RSTV – Elephants’ Right of Way

  • IASbaba
  • November 6, 2018
  • 0
The Big Picture- RSTV
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Elephants’ Right of Way


TOPIC: General Studies III

  • Animal Conservation; Man-Animal Conflict

In News: Seven elephants died after coming in contact with a sagging electric wire in Odisha’s Dhen-kanal on 26 October. This is the highest casualty of elephants in a single incident in Odisha.

Why is this national issue?

Environment ministry data shows that 655 elephant deaths took place in India from 2009 to 2017. This translates into an average of about 80 elephant deaths per year, seven every month and one every four days.

Due to Electrocution

  • Every year, about 50 elephants have died on average due to electrocution.
  • A total of 461 elephant deaths due to electrocution occurred in the eight years between 2009 and November 2017.
  • The States with the highest elephant population are Karnataka (6,049), followed by Assam (5,719) and Kerala (3,054).

Main Causes behind current elephant deaths?

  • Electrocution
  • Train accidents
  • Poaching
  • Poisoning

Weak regulation of ecotourism is severely impacting important habitats, and affecting animals that have large home ranges, like elephants. Fragmentation of forests makes it all the more important to preserve migratory corridors. The movement of elephants is essential to ensure that their populations are genetically viable, and help regenerate forests on which other species, including tigers, depend.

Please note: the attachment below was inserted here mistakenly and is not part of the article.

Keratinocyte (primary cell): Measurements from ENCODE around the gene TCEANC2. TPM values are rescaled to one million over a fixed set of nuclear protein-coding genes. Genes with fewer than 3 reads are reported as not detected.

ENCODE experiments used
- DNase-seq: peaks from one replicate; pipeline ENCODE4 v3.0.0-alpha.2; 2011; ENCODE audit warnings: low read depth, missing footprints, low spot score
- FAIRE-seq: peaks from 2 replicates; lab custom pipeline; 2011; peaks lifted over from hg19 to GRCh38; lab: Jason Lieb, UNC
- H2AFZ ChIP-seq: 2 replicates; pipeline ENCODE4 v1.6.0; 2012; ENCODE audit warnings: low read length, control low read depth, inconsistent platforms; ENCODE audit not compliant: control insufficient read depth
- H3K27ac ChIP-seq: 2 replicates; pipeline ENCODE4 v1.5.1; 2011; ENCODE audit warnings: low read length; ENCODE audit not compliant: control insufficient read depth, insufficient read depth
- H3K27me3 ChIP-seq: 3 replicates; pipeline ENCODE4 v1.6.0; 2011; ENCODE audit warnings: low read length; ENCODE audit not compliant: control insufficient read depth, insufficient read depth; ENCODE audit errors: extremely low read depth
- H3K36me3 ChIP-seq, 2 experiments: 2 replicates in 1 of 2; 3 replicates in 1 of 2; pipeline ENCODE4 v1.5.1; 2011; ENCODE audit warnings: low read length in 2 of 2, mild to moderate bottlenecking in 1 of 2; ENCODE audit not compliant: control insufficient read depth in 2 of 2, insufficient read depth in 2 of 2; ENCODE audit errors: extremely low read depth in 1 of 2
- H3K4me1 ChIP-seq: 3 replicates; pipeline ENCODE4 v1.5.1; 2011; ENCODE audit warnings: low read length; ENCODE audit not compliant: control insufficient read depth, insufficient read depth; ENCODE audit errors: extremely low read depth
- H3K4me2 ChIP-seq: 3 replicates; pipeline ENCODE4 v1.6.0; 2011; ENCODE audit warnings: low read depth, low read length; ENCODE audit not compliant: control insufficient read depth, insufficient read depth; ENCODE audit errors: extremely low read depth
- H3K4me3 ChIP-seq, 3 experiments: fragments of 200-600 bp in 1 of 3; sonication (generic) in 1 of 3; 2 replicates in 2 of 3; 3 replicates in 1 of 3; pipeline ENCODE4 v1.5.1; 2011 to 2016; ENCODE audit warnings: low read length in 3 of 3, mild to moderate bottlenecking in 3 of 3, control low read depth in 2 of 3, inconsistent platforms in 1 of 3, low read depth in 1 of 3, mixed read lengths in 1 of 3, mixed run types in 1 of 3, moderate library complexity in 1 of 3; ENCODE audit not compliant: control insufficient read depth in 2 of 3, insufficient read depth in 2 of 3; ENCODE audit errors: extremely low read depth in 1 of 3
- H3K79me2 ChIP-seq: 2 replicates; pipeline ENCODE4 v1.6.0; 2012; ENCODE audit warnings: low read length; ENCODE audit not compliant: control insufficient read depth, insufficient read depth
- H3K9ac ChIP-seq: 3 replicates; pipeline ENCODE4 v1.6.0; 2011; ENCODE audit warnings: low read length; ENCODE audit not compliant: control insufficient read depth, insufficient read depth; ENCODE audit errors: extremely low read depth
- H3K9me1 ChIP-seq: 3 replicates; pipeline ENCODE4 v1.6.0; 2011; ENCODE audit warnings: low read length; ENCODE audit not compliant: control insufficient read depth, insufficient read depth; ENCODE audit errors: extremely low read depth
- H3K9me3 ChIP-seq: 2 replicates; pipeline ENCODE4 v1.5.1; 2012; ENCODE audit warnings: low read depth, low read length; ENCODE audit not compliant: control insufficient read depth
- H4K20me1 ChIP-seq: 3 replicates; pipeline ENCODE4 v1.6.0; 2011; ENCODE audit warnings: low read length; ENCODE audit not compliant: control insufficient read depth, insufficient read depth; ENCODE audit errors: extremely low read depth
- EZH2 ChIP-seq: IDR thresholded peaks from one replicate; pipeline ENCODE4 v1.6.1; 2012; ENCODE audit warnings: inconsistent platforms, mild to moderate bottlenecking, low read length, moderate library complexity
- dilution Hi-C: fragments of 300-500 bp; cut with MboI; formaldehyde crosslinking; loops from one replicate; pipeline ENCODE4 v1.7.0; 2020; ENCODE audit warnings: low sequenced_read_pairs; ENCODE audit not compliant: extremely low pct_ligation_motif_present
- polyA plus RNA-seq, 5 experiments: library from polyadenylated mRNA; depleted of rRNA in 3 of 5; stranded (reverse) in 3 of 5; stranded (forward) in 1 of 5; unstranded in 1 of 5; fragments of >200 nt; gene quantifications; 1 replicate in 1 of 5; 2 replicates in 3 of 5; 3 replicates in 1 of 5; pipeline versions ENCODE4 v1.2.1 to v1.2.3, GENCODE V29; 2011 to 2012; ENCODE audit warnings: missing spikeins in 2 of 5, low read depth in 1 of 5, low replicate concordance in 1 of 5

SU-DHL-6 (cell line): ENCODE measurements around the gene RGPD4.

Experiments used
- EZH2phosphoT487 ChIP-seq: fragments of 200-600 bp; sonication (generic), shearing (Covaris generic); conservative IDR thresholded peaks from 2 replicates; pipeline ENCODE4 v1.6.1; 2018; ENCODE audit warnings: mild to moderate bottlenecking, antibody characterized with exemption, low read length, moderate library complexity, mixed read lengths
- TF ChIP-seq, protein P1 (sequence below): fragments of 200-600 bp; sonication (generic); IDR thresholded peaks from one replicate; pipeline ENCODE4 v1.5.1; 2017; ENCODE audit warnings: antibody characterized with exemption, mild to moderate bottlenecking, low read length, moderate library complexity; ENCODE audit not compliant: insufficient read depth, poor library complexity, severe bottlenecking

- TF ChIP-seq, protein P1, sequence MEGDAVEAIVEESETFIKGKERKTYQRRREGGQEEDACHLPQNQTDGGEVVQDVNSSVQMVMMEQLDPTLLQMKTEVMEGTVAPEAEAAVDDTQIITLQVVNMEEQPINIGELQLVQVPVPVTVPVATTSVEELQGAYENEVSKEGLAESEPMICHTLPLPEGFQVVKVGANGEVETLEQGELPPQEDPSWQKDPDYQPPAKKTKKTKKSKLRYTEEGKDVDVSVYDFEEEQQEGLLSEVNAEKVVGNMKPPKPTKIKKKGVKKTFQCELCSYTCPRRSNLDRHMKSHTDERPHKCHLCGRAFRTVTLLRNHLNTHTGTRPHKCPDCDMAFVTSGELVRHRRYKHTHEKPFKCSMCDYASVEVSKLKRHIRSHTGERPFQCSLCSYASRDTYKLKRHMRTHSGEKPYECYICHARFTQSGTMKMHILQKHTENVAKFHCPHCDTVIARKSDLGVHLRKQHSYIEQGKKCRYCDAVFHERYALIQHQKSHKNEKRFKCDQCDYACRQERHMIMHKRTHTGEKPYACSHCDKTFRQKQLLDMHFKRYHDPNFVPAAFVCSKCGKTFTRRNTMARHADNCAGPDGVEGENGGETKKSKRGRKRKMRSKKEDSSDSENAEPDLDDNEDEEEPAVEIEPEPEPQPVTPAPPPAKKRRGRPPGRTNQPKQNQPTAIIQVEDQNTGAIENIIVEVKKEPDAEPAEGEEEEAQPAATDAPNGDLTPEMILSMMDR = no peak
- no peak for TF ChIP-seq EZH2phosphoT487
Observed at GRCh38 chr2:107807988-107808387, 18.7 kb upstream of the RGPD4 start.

Ending human interference in the pathways of elephants is a conservation imperative, more so because the animals are then not forced to seek alternative routes that bring them into conflict with people. Forests that have turned into farms and unbridled tourism are blocking their paths, resulting in growing incidents of elephant-human conflict.

What does it really mean for India?

The horrifying deaths of the seven elephants have once again brought home the fact that India can no longer neglect its wildlife corridors.

Elephant corridors are strips of land connecting two large habitats, which are supposed to provide a safe corridor for elephants to migrate from one landscape to another. In India, there are 101 elephant corridors.

Has India done anything to safeguard its elephants?

  1. Project Elephant – Project Elephant (PE) was launched by the Government of India in the year 1992 as a Centrally Sponsored Scheme with following objectives :
    • To protect elephants, their habitat and corridors
    • To address issues of man-animal conflict
    • Welfare of captive elephants
  2. Monitoring of Illegal Killing of Elephants (MIKE) Programme – Mandated by COP resolution of CITES, MIKE program started in South Asia in the year 2003 with following purpose –
    • To provide information needed for elephant range States to make appropriate management and enforcement decisions
    • To build institutional capacity within the range States for the long-term management of their elephant populations
      • The main objectives of the MIKE are